Bromma to Arlanda. This article completes my January visit to Scandinavia – part one is here.
Stockholm Bromma airport was the main airport for the city until Arlanda was opened in the early 1960s. It is still Sweden’s third busiest airport.
Like many early airports the surrounding land has been built on and further expansion is impossible. Following a local election win for a Red-Green coalition in 2014, the airport has been slated for closure to be built on. Reports are conflicting though. Some say the airport will close in 2022, others that Swedavia hold a contract until 2038.
For now, Bromma offers a selection of regional airliners and business jets for the enthusiast to see.
We left our hotel and drove along Highway E4 to the outskirts of Stockholm. Some old-fashioned navigation found us on the South side of Bromma airport with a recycling centre on one side of the road and a medieval burial ground on the other. Linta Gardsvag is what you want to put in your sat-nav.
When you’ve parked your car, cross the road at the pedestrian crossing. You’ll see a path leading up into a wooded area. Take the path and aim towards the more open, higher ground. You’ll find yourself on top of a rocky outcrop with a fine view of the whole airport in front of you. If runway 30 is in use, you’re in luck. It’s a great spot for photography.
The dominant operator at Bromma is BRA Braathens Regional Airlines with a wide range of domestic and regional flights. Other scheduled services are by British Airways to Aarhus (operated by Sun-Air) using Dornier 328JETs, Brussels Airlines to Brussels using Airbus A319s (until recently Sukhoi Superjets were used on the route) and Finnair to Helsinki (operated by Nordic Regional Airlines) using ATR 72s.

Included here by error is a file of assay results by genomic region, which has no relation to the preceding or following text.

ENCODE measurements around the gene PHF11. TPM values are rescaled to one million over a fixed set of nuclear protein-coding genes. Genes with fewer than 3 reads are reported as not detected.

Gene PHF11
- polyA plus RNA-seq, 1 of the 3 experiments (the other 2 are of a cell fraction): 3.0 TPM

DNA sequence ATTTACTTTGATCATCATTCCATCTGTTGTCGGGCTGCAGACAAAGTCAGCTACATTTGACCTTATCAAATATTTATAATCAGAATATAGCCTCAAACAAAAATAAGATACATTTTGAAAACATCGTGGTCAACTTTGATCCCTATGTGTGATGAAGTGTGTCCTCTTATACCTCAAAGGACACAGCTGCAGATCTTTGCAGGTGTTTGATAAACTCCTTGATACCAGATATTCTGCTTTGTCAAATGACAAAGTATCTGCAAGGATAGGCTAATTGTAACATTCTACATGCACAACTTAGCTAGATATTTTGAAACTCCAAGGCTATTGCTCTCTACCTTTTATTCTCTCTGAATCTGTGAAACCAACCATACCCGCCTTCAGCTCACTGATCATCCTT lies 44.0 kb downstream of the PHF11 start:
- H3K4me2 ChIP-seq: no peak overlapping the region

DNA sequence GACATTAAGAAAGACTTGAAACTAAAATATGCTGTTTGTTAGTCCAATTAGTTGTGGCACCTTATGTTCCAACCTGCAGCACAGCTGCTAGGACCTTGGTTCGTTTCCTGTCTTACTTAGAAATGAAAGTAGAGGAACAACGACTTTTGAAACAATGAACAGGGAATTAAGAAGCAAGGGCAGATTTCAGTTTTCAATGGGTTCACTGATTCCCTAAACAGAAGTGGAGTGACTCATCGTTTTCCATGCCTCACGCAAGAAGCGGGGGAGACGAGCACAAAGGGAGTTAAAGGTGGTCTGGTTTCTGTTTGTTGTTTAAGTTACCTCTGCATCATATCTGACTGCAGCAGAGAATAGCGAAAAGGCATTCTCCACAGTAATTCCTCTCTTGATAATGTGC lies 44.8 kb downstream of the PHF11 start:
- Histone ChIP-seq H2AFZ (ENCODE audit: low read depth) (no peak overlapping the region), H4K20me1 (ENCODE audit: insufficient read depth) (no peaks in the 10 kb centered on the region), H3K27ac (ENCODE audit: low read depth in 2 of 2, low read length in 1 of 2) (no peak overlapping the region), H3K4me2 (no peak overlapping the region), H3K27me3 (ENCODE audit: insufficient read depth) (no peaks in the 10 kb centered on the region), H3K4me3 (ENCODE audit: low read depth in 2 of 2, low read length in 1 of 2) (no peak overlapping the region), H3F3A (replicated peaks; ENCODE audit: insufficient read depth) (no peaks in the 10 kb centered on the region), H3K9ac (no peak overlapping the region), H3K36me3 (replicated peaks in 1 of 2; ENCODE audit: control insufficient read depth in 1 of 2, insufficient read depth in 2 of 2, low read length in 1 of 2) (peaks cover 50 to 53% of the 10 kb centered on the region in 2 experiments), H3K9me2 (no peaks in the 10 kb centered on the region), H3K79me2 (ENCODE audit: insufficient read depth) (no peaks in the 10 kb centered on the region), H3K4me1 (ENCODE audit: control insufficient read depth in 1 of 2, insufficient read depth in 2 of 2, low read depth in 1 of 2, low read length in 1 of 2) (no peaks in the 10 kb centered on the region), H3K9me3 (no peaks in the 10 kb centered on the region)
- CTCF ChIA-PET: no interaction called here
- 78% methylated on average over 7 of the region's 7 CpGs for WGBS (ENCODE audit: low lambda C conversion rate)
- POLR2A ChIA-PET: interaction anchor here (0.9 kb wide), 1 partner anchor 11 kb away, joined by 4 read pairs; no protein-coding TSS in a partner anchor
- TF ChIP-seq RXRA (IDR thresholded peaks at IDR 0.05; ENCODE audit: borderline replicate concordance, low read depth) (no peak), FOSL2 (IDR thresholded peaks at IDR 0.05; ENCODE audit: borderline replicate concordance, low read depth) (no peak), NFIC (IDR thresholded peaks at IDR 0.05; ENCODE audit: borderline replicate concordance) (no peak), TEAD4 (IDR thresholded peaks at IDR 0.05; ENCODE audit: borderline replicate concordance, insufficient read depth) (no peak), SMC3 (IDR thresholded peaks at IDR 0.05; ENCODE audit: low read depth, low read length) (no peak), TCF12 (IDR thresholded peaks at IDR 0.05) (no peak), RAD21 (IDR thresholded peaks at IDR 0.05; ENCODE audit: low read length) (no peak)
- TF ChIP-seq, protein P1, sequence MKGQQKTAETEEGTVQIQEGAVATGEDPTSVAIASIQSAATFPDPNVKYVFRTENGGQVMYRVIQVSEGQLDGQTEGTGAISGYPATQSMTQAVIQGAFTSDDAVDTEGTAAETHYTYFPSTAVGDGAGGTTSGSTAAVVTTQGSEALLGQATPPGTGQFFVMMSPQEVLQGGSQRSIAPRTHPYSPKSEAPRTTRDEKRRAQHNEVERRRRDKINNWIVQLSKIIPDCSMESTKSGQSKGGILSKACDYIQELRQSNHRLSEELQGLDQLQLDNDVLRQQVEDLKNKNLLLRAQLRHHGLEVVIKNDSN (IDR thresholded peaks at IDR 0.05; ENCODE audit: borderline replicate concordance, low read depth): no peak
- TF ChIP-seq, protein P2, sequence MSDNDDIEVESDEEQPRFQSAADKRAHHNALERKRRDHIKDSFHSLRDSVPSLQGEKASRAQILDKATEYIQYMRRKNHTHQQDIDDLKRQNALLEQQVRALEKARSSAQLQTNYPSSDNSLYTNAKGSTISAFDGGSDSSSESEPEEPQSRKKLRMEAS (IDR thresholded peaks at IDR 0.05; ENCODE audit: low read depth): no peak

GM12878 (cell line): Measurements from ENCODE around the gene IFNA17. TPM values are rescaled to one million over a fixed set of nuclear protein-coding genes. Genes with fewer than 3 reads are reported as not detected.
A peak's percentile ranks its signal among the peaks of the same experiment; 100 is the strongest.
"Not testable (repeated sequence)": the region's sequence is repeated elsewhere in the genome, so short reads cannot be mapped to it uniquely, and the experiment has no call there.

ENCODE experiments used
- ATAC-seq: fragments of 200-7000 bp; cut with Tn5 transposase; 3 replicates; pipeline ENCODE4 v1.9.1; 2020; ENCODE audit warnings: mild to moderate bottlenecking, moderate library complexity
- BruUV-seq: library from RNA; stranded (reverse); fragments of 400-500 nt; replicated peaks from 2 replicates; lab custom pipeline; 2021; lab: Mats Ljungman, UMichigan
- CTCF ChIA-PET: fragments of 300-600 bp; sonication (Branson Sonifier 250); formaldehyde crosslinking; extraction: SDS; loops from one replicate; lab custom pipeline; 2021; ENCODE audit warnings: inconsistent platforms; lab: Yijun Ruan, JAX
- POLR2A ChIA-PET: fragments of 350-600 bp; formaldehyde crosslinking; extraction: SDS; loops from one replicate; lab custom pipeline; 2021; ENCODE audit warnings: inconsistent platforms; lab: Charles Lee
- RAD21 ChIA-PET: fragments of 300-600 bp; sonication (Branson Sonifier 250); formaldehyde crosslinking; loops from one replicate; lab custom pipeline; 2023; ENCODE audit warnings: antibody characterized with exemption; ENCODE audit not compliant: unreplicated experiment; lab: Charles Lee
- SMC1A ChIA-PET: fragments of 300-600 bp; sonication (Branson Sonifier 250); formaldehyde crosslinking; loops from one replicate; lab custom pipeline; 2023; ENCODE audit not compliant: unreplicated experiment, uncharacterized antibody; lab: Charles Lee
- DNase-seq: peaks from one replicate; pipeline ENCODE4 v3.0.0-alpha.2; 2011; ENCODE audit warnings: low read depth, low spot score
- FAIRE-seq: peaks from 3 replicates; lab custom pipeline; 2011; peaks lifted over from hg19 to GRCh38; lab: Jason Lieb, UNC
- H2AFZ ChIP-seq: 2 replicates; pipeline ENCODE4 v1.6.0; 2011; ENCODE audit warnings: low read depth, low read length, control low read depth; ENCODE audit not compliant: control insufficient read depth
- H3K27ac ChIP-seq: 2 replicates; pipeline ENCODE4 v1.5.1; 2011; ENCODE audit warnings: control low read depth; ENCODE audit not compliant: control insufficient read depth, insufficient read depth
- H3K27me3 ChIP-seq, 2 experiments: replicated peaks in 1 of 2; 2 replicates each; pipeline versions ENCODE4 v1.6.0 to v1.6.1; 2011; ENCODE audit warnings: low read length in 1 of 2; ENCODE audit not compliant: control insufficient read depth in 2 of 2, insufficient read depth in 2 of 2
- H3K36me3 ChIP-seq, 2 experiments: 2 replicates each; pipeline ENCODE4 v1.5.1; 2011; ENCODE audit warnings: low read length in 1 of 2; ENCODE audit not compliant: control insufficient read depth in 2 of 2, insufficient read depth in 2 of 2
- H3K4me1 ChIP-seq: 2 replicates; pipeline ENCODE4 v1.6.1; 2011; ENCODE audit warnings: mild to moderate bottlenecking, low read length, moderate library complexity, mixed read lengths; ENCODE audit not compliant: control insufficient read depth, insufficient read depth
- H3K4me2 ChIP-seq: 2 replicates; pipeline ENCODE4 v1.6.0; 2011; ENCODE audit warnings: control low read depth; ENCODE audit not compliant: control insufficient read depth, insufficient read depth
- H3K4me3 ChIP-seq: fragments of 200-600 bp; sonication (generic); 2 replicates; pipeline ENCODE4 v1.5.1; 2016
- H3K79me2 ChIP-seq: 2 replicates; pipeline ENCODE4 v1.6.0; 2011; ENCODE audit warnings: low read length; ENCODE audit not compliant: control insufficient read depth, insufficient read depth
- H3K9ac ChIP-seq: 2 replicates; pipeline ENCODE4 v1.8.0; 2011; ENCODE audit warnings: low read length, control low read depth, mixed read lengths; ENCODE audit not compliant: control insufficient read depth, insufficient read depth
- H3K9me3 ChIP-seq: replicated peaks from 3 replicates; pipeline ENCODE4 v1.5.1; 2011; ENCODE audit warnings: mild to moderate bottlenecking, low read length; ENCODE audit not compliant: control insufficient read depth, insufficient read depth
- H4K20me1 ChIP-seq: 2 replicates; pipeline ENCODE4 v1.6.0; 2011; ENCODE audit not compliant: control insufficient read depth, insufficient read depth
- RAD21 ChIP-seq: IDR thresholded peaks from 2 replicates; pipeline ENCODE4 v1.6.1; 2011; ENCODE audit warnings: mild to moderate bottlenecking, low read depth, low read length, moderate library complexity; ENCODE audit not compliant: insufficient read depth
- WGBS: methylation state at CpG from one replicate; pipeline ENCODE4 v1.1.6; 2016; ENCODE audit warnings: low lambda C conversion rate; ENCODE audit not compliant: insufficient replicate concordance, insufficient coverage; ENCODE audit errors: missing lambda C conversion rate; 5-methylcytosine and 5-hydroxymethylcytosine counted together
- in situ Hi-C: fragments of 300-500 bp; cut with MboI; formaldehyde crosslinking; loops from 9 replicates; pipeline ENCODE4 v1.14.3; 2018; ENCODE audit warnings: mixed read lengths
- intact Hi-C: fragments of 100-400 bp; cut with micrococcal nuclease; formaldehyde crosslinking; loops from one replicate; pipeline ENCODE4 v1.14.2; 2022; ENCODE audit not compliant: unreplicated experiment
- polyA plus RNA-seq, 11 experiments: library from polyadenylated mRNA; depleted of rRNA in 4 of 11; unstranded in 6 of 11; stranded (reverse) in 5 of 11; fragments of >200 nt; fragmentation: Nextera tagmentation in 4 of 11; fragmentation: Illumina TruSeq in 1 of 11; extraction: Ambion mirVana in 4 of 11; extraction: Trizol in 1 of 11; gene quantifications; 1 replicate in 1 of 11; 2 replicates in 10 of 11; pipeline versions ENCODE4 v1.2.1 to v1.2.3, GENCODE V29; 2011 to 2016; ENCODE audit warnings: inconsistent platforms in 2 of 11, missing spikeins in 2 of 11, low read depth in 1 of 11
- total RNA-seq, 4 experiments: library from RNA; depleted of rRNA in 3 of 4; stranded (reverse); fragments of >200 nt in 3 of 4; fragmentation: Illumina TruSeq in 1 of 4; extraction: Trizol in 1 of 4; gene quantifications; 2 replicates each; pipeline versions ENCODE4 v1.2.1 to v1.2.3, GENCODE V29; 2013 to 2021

There is also a busy general aviation operation at Bromma including executive jets, flying clubs and a flight school.
After a busy morning photographing aeroplanes at Bromma (it’s a hard life…) we headed back to Arlanda. Stockholm’s main international airport opened in 1962 to supplement the cramped Bromma, which was unable to expand to cope with the new jet age.
Today, Arlanda has three runways and four terminals. There is no problem taking photographs around the airport, so long as you follow the usual common-sense rules. There is a dedicated ‘spotting hut’ near the junction of route 273 and Smuttan. This gives views of both arrivals and departures on runway 19L, together with views of traffic on runway 26. Sky City is a shopping area and food court in the main terminal area. It is accessible by the general public and has views of the main parking areas.
The pictures which follow were taken on the approach to runway 26. The track seemingly doesn’t have a name, but it is paved and here are the co-ordinates: LAT 59.6631 LON 17.9852.
Early sunset is a disadvantage of visiting Stockholm in January, so it was soon time to head to the terminal for our flight home. This time travelling in BA’s Club Europe (business class) cabin. Check in and security were negotiated, and it was off to the lounge. BA uses a contract lounge – the Menzies Aurora Lounge – at Arlanda. It was uncrowded and easy to find a quite comfortable spot. On the disappointing side, the food and beverage options were limited. This wasn’t a huge deal as our return trip in row 1 of one of BA’s Airbus A321s included a full meal from the airline’s enhanced short-haul menu. An on-time arrival into Heathrow and a bus ride home rounded off a pleasant couple of days in Scandinavia.